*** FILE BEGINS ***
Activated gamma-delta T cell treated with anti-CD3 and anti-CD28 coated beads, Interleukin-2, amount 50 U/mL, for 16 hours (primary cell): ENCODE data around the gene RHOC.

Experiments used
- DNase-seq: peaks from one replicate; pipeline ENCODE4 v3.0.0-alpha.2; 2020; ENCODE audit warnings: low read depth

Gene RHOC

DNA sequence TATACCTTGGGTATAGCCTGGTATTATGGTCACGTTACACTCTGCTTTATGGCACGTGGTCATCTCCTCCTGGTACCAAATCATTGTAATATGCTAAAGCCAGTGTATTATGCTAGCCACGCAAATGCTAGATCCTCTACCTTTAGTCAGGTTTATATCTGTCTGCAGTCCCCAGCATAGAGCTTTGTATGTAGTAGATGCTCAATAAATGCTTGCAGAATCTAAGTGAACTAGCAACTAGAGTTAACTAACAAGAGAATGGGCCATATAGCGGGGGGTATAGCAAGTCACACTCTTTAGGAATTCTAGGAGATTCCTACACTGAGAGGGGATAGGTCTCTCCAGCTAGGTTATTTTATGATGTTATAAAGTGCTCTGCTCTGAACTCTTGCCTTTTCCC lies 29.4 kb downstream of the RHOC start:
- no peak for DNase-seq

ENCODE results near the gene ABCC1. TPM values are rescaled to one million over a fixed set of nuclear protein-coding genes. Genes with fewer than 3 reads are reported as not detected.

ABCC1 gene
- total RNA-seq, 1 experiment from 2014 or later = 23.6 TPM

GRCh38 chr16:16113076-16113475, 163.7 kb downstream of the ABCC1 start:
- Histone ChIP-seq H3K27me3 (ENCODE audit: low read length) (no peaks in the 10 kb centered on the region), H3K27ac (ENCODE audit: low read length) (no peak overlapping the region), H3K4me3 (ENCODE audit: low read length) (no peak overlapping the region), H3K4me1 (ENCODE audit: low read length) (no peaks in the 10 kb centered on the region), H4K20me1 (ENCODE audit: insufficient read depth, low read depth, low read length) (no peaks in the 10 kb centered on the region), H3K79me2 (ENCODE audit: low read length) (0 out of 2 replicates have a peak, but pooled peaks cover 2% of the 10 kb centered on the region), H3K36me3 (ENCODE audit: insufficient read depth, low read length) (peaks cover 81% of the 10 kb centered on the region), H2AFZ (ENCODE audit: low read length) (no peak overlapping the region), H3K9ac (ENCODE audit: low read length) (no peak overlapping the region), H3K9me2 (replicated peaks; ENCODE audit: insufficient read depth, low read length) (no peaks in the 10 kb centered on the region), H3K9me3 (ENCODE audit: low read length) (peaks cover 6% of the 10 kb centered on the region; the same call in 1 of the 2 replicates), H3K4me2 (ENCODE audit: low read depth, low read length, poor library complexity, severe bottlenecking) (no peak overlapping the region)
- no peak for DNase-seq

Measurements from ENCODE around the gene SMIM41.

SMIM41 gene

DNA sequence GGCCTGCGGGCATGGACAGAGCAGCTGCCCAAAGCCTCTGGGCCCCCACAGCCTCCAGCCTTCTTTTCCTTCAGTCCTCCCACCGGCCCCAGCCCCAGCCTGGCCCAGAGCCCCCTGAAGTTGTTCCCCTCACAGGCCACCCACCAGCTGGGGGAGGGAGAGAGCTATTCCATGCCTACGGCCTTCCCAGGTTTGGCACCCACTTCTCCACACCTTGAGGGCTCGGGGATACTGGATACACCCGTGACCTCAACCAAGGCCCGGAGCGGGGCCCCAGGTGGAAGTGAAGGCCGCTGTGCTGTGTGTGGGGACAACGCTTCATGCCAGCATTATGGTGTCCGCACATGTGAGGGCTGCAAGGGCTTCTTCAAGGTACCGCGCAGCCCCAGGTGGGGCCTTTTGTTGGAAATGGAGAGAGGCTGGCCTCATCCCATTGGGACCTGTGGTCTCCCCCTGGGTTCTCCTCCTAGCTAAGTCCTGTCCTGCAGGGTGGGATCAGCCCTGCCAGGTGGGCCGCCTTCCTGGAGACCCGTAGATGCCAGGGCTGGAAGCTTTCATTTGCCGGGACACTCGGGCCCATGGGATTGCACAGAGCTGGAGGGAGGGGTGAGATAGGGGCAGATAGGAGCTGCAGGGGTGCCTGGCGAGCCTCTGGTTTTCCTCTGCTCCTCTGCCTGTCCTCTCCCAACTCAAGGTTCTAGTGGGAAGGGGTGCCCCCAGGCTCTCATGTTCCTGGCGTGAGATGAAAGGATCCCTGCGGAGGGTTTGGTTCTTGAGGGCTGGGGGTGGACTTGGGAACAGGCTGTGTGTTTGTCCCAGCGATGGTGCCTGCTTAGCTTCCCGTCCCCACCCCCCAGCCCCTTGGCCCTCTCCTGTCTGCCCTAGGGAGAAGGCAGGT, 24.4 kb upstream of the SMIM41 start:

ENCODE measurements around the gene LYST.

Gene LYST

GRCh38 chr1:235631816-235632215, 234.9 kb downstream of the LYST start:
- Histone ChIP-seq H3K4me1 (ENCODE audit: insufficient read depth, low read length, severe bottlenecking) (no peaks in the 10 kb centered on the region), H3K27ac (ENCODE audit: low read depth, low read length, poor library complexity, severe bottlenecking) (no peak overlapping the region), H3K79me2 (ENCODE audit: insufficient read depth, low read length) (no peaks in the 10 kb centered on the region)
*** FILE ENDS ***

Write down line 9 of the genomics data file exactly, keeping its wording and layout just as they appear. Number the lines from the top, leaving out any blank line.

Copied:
- total RNA-seq, 1 experiment from 2014 or later = 23.6 TPM